2018-2021 Winship Distinguished Research Professorship in History
Department of History
Office: Bowden 322
Yanna Yannakakis, Associate Professor (Ph.D. University of Pennsylvania, B.A. Dartmouth College). Social and cultural history of colonial Latin America, history of Mexico, ethnohistory, history of legal systems, and the interaction of indigenous peoples and institutions in Mexico.
My first book The Art of Being In-Between: Native Intermediaries, Indian Identity, and Local Rule in Colonial Oaxaca (Duke University Press, 2008) examines how native cultural brokers negotiated with Spanish courts and the Catholic Church to open and maintain a space for the political and cultural autonomy of indigenous elites and their communities during Mexico’s colonial period. The book won the 2009 Howard Francis Cline Memorial Award given by the Conference on Latin American History for the best book on the history of Latin America’s indigenous peoples.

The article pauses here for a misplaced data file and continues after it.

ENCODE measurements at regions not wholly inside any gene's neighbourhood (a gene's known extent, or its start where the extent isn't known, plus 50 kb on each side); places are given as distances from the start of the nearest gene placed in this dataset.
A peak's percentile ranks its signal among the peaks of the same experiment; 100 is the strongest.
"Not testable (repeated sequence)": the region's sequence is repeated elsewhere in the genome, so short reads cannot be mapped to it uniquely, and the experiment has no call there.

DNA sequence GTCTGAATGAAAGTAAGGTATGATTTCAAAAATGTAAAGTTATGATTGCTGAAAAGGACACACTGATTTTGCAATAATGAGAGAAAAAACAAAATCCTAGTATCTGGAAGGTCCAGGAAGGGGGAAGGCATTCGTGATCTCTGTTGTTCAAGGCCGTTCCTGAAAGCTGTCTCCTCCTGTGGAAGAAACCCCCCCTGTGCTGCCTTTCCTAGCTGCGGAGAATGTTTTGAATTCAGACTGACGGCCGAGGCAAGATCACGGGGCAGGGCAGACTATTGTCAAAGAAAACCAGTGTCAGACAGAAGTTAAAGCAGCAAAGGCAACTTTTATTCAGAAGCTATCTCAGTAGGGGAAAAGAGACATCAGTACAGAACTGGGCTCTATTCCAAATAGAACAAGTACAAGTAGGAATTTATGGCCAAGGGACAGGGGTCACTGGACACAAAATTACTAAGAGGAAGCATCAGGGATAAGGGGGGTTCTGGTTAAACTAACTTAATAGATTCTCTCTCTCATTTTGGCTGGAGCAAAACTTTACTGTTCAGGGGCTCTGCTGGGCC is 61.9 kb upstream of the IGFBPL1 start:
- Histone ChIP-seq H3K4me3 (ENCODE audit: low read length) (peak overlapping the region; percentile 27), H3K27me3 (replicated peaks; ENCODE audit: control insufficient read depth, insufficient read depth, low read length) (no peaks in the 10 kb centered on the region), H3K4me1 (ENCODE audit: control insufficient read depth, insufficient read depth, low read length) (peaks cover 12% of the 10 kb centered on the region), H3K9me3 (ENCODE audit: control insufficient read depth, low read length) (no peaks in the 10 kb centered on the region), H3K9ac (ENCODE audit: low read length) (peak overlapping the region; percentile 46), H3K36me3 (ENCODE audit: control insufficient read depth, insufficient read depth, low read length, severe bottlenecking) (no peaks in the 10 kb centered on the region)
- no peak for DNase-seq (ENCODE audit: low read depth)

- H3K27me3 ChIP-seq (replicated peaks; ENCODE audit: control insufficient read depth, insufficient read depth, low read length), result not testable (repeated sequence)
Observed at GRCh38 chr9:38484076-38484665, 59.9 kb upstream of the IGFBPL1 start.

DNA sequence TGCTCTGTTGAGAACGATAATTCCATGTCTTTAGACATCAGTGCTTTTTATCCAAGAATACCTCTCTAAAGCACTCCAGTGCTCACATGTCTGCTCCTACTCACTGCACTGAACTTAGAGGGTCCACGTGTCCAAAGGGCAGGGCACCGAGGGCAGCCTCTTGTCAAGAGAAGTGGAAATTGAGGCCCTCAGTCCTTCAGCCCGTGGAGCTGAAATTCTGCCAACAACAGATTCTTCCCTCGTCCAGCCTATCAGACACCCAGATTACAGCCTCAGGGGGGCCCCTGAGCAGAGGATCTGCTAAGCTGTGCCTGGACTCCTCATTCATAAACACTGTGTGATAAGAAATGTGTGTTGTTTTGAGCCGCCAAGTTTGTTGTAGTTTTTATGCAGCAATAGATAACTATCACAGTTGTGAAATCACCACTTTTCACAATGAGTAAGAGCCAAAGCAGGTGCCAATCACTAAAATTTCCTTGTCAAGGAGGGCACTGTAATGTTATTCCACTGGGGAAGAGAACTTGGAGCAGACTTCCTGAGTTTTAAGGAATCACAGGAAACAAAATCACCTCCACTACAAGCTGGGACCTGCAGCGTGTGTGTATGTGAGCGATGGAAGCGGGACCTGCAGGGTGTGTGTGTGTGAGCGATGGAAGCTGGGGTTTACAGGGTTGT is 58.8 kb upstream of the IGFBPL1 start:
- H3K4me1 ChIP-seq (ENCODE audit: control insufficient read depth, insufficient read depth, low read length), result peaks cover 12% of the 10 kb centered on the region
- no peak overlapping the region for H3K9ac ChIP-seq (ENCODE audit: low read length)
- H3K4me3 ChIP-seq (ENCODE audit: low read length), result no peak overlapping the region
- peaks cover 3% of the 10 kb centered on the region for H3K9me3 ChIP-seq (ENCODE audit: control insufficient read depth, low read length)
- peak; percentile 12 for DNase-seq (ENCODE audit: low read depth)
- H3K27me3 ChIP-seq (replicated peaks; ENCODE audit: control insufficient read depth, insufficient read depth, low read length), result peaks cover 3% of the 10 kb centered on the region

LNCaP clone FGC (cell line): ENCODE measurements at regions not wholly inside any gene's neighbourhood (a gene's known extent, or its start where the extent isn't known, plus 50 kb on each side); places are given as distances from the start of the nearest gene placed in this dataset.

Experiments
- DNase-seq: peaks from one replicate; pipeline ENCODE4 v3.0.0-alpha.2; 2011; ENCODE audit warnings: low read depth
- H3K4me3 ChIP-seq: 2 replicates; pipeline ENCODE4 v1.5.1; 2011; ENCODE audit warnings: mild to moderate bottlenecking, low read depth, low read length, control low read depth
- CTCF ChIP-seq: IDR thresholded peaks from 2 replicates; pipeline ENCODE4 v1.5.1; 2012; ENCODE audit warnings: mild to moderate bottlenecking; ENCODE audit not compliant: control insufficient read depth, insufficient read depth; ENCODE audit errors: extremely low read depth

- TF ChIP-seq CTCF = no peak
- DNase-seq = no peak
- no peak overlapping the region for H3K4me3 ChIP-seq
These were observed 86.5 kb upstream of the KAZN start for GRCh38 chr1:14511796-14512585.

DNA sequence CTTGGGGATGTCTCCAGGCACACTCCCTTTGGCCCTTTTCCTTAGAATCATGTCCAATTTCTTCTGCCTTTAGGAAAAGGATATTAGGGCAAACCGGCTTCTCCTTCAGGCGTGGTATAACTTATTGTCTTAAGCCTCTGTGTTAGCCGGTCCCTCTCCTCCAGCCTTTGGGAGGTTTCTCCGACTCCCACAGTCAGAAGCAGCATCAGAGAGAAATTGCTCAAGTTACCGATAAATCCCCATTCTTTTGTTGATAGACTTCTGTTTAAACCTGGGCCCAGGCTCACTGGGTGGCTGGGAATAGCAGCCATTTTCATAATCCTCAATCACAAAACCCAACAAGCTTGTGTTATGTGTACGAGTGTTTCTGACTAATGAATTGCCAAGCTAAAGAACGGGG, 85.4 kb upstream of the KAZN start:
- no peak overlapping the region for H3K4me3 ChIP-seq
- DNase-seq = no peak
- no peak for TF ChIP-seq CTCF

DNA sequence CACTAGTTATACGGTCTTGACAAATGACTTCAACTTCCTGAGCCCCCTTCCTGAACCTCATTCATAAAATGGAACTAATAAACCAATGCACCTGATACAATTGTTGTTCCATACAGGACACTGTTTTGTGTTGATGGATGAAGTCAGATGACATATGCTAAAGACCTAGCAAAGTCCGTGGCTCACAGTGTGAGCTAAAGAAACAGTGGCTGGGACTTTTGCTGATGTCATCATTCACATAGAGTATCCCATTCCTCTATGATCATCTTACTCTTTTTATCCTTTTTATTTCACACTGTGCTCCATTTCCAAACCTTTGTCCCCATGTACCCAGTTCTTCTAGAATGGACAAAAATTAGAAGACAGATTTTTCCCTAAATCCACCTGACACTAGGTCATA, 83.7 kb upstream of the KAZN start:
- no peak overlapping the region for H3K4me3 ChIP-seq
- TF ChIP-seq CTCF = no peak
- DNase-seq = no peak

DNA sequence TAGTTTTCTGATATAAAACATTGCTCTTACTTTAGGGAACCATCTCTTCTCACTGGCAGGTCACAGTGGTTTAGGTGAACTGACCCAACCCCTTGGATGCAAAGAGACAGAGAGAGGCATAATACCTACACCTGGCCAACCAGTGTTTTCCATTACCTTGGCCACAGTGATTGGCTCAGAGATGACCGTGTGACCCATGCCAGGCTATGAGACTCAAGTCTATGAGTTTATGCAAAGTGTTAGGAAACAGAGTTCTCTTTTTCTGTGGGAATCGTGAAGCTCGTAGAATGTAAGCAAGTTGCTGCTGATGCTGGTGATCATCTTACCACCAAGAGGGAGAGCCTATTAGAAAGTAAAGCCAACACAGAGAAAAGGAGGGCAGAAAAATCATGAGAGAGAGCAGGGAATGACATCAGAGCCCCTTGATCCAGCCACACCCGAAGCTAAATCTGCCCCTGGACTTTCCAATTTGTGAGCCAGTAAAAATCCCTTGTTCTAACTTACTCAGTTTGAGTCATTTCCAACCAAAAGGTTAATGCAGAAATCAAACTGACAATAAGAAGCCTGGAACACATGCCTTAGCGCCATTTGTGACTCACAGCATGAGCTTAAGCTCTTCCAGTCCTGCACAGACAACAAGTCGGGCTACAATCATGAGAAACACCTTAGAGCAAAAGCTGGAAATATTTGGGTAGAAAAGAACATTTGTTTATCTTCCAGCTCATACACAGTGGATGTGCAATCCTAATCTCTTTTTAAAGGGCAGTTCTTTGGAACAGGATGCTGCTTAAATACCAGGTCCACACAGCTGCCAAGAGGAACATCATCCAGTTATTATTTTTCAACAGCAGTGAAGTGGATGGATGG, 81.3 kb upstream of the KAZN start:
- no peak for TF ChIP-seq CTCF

My current research includes my book project “Mexico’s Babel: Legal Culture in Oaxaca from Colony to Republic,” which analyzes how translation in local courts and the circulation of legal knowledge in remote rural jurisdictions allowed Spain’s colonial legal system to take root in multilingual, overwhelmingly indigenous settings through the crucibles of colonialism, independence, and early nationhood (1650-1852). I place special emphasis on how native engagement with the law shaped institutional practices and networks of power and influence that transcended major political watersheds. Set in Oaxaca -- Mexico’s most multiethnic and polyglot region -- Mexico’s Babel engages themes that resonate across regional and disciplinary specializations: translation, language and writing, law and empire, and popular participation in the making of Liberalism in the Atlantic World. “Mexico’s Babel” has won the support of the American Council of Learned Societies (ACLS 2011 Faculty Fellowship) and the National Endowment for the Humanities (NEH 2011 Summer Research Stipend). I have also co-edited a book with Gabriela Ramos of Cambridge University, Indigenous Intellectuals: Knowledge, Power, and Colonial Culture in New Spain and the Andes (forthcoming, Duke University Press 2014), which considers native writers and functionaries and their varied forms of knowledge in a comparative framework. My recently published article “Allies or Servants? The Journey of Indian Conquistadors in the Lienzo of Analco” Ethnohistory 58:04 Fall 2011 intersects with the theme of indigenous intellectual production through its interpretation of an indigenous pictorial document chronicling the history of a group of ‘Indian conquistadors’ who allied with Spaniards to conquer a remote region of the southern Mexican state of Oaxaca. By analyzing the document’s narrative, spatial, and stylistic elements alongside archival documentation, I show how native people used histories of the conquest to refashion collective identities in early colonial Mexico. The article won the 2012 Rocky Mountain Council on Latin American Studies Ligia Parra Jahn Award and the 2012 Latin American Studies Association Mexico Section Best Essay in the Humanities Prize. Finally, I am currently collaborating with Martina Schrader-Kniffki (University of Mainz/Germersheim) on a project that integrates the fields of History and Socio-Linguistics to analyze translation practices in bilingual pastoral (Church) literature in Spanish and Zapotec (one of Oaxaca’s many indigenous languages), and Zapotec-language criminal documents and their Spanish court translations. Our co-authored chapter, “Sins and Crimes: Zapotec-Spanish Translation in Catholic Evangelization and Colonial Law (Oaxaca, New Spain)” is forthcoming in Klaus Zimmerman, Martina Schrader-Kniffki, and Otto Zwartjes, editors, Missionary Linguistics V/Lingüística Misionera V: Translation Theories and Practices (John Benjamins Publishing Company, forthcoming 2014).My Curriculum Vitae